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Mentorship & National Mentoring Month

Marc Moss, MD

Marc Moss, MD

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Mentors Within: Recognizing Mentor Month

Traditional Mentoring

“Companies live and die by their intellectual capital. If they fail to nurture this talent, they will lose the heart and soul of their firm, as well as the very people they recruited to give them an edge in a hypercompetitive world. They will need to build time into their schedules to nurture all their associates.” This quote is from the Harvard Business Review, which frequently discusses the importance of mentoring in business. Many of HBR’s ideas are also applicable to medicine. In recognition of National Mentoring Month, this column focuses on the importance of mentorship in health care.

Individuals are initially attracted to a career in health and medicine from a desire to make a difference in the world. Upon entry to many educational programs, trainees often do not know what they need to succeed, are unaware of available resources, and unsure of how to access them even when they are aware of their existence. Without a formalized plan to develop and sustain a medical or academic career, their enthusiasm and motivation can wane as they can become frustrated by a lack of understanding and direction.

In addition to a trainee’s background, social integration into their work environment can strengthen organizational commitment, increase longevity in a position, and boost employee morale. Programs and institutions can facilitate this by providing employee support, such as advising and counseling resources; facilitating peer networks and formal training programs; and implementing other methods to maintain an optimal work force infrastructure.

Proper mentorship is essential to enhance job satisfaction and provide successful career development. Mentorship positively influences productivity, feelings of self-efficacy, enjoyment and purpose at work, and also builds persistence. In the research world, mentees with influential and sustained research mentoring are more likely to devote additional time to research and excel in the future. Trainees who are nurtured publish more papers, are more likely to become principal investigators on grants, and mentor others in senior stages of their career.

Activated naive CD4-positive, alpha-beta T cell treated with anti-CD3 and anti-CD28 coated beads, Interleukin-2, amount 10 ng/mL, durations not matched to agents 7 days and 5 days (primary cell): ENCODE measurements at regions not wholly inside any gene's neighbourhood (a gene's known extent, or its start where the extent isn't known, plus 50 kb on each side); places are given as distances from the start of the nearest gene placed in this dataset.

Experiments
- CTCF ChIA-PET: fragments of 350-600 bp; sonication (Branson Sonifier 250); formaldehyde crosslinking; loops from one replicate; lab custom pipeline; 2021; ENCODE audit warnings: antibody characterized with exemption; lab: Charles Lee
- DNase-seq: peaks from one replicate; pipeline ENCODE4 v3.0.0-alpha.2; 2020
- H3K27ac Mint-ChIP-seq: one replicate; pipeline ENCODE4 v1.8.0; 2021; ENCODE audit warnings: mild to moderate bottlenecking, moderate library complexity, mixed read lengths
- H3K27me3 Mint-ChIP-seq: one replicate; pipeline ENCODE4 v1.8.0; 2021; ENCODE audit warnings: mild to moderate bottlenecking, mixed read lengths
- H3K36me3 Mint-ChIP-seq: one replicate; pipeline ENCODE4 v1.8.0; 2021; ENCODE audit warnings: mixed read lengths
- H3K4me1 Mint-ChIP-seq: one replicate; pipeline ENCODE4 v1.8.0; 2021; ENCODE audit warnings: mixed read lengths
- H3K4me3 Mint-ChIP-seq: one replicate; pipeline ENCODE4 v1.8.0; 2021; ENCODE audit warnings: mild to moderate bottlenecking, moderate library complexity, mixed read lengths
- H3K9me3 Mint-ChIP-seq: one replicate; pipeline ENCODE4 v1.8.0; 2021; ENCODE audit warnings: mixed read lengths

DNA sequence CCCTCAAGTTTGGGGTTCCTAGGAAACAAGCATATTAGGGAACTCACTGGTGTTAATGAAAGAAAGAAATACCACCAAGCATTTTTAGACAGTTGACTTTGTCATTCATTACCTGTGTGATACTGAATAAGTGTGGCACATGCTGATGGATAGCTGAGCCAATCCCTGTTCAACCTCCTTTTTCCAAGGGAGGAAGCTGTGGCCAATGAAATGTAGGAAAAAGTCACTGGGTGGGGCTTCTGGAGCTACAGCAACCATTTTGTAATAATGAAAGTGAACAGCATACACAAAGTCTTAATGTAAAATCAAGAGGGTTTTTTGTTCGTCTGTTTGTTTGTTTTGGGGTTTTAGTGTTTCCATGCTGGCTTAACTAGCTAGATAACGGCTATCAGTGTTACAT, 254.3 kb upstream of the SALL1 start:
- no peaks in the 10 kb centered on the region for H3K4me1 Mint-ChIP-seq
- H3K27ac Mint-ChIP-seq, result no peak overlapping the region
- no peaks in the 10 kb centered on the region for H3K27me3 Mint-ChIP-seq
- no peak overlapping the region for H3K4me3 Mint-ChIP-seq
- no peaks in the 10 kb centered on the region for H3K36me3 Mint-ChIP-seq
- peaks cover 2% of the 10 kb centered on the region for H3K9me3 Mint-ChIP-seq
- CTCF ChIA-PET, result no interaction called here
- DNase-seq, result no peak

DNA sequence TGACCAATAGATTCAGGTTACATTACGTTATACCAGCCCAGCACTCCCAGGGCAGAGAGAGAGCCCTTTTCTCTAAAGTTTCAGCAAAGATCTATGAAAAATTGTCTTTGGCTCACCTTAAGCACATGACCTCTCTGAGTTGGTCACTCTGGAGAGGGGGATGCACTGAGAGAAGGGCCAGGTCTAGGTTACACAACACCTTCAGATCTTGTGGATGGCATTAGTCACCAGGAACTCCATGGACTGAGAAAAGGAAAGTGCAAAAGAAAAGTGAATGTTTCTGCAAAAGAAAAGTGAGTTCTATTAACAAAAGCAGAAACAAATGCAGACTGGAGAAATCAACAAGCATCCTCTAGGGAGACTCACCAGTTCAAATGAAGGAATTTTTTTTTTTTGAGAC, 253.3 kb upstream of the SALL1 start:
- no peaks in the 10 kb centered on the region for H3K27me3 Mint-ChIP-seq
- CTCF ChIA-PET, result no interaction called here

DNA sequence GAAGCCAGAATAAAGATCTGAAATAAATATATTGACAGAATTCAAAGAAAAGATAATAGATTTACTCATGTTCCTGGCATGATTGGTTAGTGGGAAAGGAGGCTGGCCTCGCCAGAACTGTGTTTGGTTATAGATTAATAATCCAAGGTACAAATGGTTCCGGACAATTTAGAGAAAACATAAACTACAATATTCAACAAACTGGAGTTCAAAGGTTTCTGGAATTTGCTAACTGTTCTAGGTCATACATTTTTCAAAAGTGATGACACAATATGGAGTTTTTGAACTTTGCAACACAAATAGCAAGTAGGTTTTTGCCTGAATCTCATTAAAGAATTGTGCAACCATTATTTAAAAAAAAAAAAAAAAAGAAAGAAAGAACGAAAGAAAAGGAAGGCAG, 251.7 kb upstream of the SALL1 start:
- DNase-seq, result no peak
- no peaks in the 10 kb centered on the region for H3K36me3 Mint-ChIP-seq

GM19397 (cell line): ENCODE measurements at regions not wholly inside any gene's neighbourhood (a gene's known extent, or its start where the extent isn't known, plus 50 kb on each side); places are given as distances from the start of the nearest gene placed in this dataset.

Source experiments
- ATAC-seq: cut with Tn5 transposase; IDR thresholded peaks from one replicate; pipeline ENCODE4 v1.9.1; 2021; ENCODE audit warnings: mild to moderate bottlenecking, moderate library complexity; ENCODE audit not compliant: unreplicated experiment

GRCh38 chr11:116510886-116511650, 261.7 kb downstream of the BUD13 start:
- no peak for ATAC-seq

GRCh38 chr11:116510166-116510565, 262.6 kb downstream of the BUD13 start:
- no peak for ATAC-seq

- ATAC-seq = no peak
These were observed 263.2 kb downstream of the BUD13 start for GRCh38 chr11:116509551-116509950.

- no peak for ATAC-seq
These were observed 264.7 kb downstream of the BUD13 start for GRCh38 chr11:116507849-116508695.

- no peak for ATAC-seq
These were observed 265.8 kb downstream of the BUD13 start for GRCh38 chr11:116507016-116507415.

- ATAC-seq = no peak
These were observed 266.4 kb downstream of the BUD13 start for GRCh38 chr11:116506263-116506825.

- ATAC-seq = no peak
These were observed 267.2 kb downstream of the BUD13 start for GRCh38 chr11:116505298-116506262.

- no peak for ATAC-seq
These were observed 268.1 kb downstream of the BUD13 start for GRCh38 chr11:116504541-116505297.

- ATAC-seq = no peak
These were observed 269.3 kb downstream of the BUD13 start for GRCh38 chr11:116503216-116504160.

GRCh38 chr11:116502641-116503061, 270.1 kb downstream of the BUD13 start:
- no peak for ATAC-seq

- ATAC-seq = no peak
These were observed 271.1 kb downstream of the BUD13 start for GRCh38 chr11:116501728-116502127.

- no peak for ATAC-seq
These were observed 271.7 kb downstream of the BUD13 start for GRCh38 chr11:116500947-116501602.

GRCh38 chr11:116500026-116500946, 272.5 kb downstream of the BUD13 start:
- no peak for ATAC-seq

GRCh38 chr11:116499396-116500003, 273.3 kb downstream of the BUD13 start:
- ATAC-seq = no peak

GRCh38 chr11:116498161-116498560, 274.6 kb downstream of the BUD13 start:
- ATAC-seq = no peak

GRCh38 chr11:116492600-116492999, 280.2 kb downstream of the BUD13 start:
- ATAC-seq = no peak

A successful mentor needs to perform a variety of different roles. This can include: project oversight, guidance with career development, and assistance with work-life balance. To assist the alignment of expectations between all parties, a formal written mentoring compact between the trainees and their mentor(s), such as those developed by the Association of American Medical Colleges, can be beneficial.

One barrier to effective mentoring is a lack of training on how to be an effective mentor. Recent studies have demonstrated that mentors and mentees can benefit from a formal, structured training program to cement the mentor-mentee relationship. Successful mentoring requires commitment, certain interpersonal skills of both the mentor and the mentee, and a facilitating environment.

For additional reading, I find “Nature’s Guide for Mentors” by Adrian Lee, Carina Dennis and Philip Campbell useful.

Informal Mentoring

Outside of a structured arrangement, informal mentorships, vis-à-vis tutoring or coaching can form organically. Almost always, they develop at the initiation of the mentee, or early career professional. There are a couple ways you can develop these kinds of informal mentorships.

One approach is to build a network of mentors in various stages of professional life. For instance, if you are just starting out as a medical student, you could try to make connections with a resident, a fellow, a junior faculty member, all the way up to a training program director. You could offer value to your mentor network with periodic updates (two to four times a year for example) where you mention your progress, challenges, and also share any resources you’re excited about.

Informal mentorships can also form in the process of volunteer work. While the ATS Assemblies have formal mentoring programs, involving an application and mentor matching, volunteering through Society committees could also help in your search for a mentor.

Sharing resources cannot be underestimated. Mentoring is a two-way street. The mentee, as much as the mentor, has skills and knowledge he or she can share with teachers. Early career professionals shouldn’t feel shy about offering information just because they’re new to the job! You’d be surprised to learn how eager mentors are to learn from their mentees.

Who’s made a difference in your professional journey? The ATS Foundation has a unique way to say “thank you” and publicly recognize a past/current mentor. Learn more about our Honor Your Mentor program.